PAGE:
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Sewellia marmorata
February 13, 2016
11:40 am
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torso
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Sewellia SEW 02 were more efficient lately in a identic tank-set. I don't think, S. marmorata is different in spawning. Saw some attempts, but no offspring as for SEW 02.

February 21, 2016
11:29 pm
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olly
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Hi Charles! It is well that mormorates are trying to spawn. We will hope for a successful event and wait for it.Smile

Mine are only chaising each other and that's all.

October 9, 2016
11:56 pm
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torso
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Hi

Just noted first fry of S. marmorate, about 11 mm long.

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 Pattern is different to other Sewellia fry at this age (about 4 weeks)

Cheers Charles

October 15, 2016
7:34 pm
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Plaamoo
Bellingham, Washington U.S.A.
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Great job Charles!

November 20, 2016
12:56 am
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olly
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Hi Charles!

You are the first who bred Sewellia marmorata in the captivity. And now the photos of eggs from the spawning on November 4, 2016, prolarva on November 6 and today's photo of larva of my Sewellia marmorata.Sewellia-marmorata-eggs1.jpgImage Enlarger

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 Sewellia-marmorata-larvae16days-after-spawning1234.jpgImage Enlarger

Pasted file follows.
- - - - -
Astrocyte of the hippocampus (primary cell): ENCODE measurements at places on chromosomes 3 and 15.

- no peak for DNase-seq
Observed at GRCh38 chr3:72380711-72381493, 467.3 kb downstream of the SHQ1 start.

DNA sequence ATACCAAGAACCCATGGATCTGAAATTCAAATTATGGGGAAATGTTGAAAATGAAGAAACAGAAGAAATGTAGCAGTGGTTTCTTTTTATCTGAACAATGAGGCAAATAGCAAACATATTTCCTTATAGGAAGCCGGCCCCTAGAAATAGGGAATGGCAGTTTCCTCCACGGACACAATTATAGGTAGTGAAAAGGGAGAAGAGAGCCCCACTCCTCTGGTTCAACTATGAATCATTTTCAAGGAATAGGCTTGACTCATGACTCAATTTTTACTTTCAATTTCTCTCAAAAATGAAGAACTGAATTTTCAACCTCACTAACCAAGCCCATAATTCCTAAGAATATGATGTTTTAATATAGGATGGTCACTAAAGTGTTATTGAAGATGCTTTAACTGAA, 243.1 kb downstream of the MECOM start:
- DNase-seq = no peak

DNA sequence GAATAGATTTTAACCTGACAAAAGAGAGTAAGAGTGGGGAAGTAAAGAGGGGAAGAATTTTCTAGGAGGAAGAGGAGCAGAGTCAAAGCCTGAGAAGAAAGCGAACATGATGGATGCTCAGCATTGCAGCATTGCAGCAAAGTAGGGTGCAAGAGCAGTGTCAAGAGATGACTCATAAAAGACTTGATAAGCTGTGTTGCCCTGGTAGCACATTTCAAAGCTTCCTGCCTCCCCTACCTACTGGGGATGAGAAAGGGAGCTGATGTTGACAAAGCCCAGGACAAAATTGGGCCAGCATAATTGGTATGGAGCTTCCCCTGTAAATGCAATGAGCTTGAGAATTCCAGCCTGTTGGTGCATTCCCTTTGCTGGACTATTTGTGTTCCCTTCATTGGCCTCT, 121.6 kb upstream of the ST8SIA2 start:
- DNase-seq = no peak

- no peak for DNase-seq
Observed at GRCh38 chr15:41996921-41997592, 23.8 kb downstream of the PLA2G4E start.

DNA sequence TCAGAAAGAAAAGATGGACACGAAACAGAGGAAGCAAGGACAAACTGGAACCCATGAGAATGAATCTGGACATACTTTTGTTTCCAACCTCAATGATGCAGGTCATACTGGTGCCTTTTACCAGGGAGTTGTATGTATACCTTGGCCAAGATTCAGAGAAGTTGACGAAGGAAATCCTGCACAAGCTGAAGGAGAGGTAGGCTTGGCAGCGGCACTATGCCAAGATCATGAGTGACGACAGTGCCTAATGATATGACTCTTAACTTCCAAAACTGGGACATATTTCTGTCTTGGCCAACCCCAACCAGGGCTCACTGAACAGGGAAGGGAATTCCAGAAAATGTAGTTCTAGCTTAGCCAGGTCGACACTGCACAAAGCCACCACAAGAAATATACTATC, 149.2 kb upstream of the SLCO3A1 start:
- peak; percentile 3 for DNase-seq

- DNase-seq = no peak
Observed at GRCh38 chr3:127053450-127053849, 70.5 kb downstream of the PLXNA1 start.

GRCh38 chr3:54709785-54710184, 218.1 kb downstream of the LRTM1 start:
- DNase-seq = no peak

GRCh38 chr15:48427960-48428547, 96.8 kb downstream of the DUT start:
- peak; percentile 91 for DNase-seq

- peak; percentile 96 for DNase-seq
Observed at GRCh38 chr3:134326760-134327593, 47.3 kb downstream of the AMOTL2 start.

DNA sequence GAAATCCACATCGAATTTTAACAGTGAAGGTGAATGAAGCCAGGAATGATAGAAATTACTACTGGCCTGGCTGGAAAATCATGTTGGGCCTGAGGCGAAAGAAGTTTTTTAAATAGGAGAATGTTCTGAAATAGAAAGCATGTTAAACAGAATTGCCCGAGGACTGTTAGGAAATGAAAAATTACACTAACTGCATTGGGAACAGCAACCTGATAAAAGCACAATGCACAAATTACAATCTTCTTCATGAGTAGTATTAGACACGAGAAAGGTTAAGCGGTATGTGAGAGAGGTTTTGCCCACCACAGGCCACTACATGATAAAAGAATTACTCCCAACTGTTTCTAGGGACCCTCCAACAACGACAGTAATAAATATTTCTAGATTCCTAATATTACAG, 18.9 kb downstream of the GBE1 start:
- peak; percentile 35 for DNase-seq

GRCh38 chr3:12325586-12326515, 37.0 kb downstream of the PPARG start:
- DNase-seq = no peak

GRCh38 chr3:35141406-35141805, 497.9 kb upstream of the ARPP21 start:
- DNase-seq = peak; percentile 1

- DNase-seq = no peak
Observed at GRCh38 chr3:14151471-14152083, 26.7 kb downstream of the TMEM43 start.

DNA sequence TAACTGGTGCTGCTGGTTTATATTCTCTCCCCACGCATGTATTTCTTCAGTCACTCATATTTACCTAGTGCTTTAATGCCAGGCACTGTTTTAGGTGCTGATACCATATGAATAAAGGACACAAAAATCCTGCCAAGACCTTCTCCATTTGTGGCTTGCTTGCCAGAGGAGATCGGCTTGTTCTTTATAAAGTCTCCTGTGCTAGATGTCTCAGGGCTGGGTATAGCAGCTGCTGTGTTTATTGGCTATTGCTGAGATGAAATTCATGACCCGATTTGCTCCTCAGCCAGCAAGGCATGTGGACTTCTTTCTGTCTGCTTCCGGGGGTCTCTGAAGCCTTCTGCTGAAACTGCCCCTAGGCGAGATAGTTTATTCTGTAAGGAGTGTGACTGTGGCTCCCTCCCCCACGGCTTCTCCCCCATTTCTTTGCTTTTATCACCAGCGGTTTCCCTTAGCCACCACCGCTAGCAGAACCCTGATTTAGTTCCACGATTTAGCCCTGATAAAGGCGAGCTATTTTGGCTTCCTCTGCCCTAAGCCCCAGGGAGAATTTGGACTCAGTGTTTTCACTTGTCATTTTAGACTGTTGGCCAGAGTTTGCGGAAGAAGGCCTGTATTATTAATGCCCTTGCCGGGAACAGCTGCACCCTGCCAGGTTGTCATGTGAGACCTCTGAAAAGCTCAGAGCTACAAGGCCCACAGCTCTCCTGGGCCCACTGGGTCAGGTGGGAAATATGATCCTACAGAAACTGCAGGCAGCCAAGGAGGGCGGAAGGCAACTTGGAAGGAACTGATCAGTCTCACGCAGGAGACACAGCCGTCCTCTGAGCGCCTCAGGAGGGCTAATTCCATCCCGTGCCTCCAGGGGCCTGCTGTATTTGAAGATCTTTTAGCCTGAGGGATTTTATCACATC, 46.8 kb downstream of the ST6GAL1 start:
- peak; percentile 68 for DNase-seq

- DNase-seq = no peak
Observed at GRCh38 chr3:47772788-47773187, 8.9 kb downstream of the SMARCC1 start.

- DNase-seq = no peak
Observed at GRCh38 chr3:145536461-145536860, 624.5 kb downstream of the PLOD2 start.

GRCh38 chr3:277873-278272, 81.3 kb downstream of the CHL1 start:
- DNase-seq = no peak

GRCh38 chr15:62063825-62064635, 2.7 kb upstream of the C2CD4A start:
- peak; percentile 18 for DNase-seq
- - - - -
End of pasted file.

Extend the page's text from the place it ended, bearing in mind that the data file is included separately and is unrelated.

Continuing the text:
How are your Sewellia marmorata fry doing now?

November 21, 2016
10:00 pm
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torso
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Hi Olly

That's great to see. How do you breed them? Coconut-style? Confused

Seems, they do spawn greater quantities?

Mine seem to do well, but actually I'm moving household, atelier, storage places and soon breeding room. So there's not much time to watch.

Cheers Charles

November 27, 2016
5:56 pm
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olly
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Hi Charles!

Thank you!

Good luck with the move!

 I think that there were more than 90 eggs. Here is the most part of them at this pic (about 70). Most of them are not fertilized or were not survived. Size is about 1 mm. Only two females are in my group of S.marmorata. It is likely that all of these eggs are from the spawning of the one female. She was greatly swollen and excited with unusual behaviour in the morning of that day. Another female was thin, and I think (but  I cannot be sure) she was not involved into spawning. It is likely the egg productivity of a one sewellia is pretty high.

S-marmorata-eggs.jpgImage Enlarger

 Fry have great appetite, but grow very-very slowly.

December 4, 2016
1:42 pm
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olly
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torso said
How do you breed them?

I did nothing special. A year ago S.marmorata were young, now one female became gravid. That is great that parents were synchronized. I did not see their spawning (only gravid excited female in the morning and later eggs and dominant male with high frequency of breath and high heart rate), and I was not sure that eggs were fertilized. But fry appeared 🙂

December 4, 2016
6:46 pm
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Plaamoo
Bellingham, Washington U.S.A.
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Good stuff Olly! How do you spot the eggs in the substrate?

Charles, I hope the move goes well. Moving is a special nightmare for us fishkeepers!

December 10, 2016
8:44 pm
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olly
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Thank you Jim!